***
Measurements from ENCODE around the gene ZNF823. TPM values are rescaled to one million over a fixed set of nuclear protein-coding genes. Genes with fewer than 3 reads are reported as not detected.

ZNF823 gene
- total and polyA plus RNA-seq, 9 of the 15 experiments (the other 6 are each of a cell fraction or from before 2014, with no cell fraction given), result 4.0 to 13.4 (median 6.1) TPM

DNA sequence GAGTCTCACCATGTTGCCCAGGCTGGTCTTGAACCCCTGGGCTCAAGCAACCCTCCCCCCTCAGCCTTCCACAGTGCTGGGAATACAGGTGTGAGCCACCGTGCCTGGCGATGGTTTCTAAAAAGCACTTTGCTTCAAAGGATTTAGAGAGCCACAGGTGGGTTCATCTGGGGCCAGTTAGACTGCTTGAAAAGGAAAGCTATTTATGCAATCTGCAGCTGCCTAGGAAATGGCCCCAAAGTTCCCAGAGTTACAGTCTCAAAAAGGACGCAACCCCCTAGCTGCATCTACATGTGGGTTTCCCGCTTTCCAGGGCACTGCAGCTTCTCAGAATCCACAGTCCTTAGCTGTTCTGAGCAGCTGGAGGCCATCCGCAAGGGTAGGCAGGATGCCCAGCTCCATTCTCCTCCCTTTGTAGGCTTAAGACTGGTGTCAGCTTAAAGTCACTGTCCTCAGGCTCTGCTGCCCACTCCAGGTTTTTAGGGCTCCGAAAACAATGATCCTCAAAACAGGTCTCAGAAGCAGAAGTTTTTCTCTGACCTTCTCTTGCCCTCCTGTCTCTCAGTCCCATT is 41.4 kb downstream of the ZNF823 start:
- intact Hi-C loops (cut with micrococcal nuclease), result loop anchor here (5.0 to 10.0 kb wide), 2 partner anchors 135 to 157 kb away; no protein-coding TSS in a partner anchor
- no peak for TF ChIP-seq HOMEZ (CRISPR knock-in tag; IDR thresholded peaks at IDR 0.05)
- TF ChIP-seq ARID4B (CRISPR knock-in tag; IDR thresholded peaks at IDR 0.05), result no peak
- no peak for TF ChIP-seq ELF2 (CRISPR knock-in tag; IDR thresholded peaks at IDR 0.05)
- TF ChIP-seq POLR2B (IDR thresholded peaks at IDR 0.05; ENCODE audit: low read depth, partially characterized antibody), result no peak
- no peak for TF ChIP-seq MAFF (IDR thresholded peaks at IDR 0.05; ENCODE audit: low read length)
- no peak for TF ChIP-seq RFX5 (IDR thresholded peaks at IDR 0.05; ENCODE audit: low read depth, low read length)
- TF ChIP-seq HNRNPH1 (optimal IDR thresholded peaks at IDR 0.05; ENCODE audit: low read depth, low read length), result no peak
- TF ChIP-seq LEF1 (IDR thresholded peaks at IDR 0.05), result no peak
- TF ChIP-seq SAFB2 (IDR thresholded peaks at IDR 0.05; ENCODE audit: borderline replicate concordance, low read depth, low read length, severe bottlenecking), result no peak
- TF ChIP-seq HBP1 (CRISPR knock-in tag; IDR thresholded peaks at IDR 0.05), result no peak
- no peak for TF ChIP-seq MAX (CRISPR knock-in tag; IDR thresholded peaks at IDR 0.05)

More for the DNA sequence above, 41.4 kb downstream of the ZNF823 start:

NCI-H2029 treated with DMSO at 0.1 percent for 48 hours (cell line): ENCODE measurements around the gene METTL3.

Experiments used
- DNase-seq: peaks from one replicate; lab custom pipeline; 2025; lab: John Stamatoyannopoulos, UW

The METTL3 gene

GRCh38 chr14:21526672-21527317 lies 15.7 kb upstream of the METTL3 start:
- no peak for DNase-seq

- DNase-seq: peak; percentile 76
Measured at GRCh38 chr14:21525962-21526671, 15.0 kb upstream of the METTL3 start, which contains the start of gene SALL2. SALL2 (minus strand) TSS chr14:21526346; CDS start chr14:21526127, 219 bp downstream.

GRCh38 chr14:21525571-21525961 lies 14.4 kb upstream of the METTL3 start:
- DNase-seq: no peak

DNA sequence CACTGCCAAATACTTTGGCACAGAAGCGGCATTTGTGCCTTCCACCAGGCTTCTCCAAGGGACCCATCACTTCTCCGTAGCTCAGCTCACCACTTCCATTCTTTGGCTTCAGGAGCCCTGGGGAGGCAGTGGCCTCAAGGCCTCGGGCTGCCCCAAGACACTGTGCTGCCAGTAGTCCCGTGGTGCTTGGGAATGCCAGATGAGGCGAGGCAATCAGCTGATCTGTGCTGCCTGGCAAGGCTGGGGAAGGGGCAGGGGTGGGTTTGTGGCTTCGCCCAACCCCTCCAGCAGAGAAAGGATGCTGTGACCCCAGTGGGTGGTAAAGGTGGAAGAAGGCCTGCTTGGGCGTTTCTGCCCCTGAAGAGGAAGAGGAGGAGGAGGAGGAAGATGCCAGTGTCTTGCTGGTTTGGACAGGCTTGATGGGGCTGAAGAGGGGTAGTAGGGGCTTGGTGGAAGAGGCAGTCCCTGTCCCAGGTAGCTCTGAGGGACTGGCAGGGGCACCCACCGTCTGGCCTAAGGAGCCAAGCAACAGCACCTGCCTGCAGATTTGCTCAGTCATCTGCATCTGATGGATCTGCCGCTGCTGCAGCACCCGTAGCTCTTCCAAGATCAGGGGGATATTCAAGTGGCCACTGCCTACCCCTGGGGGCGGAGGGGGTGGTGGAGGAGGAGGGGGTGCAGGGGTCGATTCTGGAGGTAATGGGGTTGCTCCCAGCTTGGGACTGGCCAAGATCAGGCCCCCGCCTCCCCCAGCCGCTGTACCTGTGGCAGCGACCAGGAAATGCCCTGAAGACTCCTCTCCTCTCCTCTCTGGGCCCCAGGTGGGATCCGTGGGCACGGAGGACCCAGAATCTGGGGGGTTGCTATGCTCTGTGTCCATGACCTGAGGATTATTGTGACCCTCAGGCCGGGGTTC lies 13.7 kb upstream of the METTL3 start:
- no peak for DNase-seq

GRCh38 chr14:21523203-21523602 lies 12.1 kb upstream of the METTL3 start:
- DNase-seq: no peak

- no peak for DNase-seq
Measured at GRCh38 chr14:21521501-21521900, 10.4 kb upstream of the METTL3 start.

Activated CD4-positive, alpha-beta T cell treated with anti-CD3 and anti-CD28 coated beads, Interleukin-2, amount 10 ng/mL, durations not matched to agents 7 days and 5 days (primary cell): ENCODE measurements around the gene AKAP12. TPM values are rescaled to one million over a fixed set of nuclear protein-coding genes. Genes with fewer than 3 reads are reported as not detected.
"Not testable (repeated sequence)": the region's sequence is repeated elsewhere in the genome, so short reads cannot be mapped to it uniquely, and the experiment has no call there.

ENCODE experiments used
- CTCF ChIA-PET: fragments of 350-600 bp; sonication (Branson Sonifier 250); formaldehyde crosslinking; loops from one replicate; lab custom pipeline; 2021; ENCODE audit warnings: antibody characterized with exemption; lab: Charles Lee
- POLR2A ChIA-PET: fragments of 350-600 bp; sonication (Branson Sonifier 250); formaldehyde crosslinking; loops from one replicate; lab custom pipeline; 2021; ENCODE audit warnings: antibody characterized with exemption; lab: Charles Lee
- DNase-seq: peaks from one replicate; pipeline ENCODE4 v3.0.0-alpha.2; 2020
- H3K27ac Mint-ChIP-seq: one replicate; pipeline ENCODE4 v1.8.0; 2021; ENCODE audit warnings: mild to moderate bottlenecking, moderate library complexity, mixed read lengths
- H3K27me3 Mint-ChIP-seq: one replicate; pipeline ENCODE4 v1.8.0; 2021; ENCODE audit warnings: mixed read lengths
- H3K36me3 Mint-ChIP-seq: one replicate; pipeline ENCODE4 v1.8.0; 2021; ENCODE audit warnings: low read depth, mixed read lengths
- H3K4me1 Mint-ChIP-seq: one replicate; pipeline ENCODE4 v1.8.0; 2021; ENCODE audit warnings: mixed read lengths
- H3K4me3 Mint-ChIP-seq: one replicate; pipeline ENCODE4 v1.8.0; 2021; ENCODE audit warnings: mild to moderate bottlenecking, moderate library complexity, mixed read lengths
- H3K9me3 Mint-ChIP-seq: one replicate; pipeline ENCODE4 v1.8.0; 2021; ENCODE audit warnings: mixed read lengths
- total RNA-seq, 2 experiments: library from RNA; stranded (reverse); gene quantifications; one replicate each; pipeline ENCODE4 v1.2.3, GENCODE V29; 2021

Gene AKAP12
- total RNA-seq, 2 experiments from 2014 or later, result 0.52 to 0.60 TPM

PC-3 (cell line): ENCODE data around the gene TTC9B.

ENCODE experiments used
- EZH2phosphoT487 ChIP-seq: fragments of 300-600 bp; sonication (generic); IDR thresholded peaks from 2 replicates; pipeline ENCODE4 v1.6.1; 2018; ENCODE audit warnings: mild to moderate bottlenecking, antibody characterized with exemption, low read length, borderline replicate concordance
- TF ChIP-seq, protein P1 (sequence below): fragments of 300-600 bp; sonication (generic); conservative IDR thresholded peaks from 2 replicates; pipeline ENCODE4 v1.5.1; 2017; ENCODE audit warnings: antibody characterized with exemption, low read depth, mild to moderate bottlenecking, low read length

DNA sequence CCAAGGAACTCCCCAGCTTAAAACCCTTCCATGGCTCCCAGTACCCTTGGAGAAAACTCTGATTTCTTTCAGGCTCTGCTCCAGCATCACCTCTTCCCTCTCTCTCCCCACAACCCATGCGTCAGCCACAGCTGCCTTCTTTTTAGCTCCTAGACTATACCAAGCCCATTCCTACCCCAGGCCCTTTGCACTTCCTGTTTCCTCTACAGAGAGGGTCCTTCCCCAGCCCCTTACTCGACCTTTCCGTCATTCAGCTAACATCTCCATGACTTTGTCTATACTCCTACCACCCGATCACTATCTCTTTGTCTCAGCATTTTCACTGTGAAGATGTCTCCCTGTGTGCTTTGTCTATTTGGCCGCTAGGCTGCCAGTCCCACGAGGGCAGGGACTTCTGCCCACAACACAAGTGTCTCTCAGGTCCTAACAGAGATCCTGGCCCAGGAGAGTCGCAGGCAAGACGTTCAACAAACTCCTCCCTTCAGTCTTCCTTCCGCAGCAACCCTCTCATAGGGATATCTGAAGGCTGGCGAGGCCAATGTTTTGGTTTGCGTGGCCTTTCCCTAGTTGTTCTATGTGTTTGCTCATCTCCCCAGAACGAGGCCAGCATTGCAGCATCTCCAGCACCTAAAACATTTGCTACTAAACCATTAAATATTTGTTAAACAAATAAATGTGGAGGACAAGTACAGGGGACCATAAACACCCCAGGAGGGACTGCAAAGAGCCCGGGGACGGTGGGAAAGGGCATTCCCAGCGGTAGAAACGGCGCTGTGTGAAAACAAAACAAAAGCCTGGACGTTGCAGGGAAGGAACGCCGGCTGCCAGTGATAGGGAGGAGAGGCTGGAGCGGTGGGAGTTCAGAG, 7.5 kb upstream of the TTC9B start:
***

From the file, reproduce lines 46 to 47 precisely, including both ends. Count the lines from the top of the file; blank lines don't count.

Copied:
- total RNA-seq, 2 experiments: library from RNA; stranded (reverse); gene quantifications; one replicate each; pipeline ENCODE4 v1.2.3, GENCODE V29; 2021

Gene AKAP12